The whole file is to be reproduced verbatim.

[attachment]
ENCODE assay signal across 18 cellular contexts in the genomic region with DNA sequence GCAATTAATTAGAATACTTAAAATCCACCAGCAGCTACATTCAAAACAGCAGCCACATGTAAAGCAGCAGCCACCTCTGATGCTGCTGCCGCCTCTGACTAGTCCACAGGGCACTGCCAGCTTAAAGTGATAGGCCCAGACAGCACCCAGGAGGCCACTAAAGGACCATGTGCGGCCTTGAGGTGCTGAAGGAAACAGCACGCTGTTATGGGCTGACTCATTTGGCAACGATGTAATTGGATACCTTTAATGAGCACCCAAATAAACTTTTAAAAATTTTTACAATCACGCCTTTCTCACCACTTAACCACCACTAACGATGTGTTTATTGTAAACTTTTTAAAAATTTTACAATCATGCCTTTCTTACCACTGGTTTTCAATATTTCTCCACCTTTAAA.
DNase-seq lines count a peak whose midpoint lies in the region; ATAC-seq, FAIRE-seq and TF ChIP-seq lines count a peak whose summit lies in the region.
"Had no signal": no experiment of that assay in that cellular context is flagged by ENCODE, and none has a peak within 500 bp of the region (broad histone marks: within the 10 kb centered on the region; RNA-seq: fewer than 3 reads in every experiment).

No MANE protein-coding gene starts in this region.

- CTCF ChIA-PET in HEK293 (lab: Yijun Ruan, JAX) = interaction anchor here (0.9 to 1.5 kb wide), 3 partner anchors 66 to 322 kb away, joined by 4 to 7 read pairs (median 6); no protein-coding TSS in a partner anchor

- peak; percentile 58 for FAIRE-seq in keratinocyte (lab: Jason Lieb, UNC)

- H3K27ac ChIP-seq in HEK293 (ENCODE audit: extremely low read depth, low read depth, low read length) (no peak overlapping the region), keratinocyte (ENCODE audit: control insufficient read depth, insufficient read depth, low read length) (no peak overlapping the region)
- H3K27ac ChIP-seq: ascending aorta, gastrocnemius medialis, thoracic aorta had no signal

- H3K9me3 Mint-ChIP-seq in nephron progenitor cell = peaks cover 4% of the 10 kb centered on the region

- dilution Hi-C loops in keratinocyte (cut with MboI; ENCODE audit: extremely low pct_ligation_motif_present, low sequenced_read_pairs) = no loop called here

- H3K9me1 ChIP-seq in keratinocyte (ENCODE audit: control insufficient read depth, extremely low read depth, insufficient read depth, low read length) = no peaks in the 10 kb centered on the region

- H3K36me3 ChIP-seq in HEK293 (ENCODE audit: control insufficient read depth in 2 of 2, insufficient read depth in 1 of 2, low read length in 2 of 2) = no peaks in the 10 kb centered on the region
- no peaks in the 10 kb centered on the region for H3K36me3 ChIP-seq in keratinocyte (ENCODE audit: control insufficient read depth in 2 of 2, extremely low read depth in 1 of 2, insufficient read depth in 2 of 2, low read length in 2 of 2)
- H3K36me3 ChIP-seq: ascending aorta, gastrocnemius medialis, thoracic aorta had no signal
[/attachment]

ENCODE assay signal across 18 cellular contexts in the genomic region with DNA sequence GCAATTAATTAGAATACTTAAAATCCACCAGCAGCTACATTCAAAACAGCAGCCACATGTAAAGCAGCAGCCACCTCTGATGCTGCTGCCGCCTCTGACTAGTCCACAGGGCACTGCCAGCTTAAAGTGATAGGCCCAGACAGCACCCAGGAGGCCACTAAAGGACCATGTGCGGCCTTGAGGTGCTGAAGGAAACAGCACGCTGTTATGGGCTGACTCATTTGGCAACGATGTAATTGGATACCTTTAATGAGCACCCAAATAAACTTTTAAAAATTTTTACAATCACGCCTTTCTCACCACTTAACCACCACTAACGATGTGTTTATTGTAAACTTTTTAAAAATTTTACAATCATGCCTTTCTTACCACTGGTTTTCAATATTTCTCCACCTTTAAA.
DNase-seq lines count a peak whose midpoint lies in the region; ATAC-seq, FAIRE-seq and TF ChIP-seq lines count a peak whose summit lies in the region.
"Had no signal": no experiment of that assay in that cellular context is flagged by ENCODE, and none has a peak within 500 bp of the region (broad histone marks: within the 10 kb centered on the region; RNA-seq: fewer than 3 reads in every experiment).

No MANE protein-coding gene starts in this region.

- CTCF ChIA-PET in HEK293 (lab: Yijun Ruan, JAX) = interaction anchor here (0.9 to 1.5 kb wide), 3 partner anchors 66 to 322 kb away, joined by 4 to 7 read pairs (median 6); no protein-coding TSS in a partner anchor

- peak; percentile 58 for FAIRE-seq in keratinocyte (lab: Jason Lieb, UNC)

- H3K27ac ChIP-seq in HEK293 (ENCODE audit: extremely low read depth, low read depth, low read length) (no peak overlapping the region), keratinocyte (ENCODE audit: control insufficient read depth, insufficient read depth, low read length) (no peak overlapping the region)
- H3K27ac ChIP-seq: ascending aorta, gastrocnemius medialis, thoracic aorta had no signal

- H3K9me3 Mint-ChIP-seq in nephron progenitor cell = peaks cover 4% of the 10 kb centered on the region

- dilution Hi-C loops in keratinocyte (cut with MboI; ENCODE audit: extremely low pct_ligation_motif_present, low sequenced_read_pairs) = no loop called here

- H3K9me1 ChIP-seq in keratinocyte (ENCODE audit: control insufficient read depth, extremely low read depth, insufficient read depth, low read length) = no peaks in the 10 kb centered on the region

- H3K36me3 ChIP-seq in HEK293 (ENCODE audit: control insufficient read depth in 2 of 2, insufficient read depth in 1 of 2, low read length in 2 of 2) = no peaks in the 10 kb centered on the region
- no peaks in the 10 kb centered on the region for H3K36me3 ChIP-seq in keratinocyte (ENCODE audit: control insufficient read depth in 2 of 2, extremely low read depth in 1 of 2, insufficient read depth in 2 of 2, low read length in 2 of 2)
- H3K36me3 ChIP-seq: ascending aorta, gastrocnemius medialis, thoracic aorta had no signal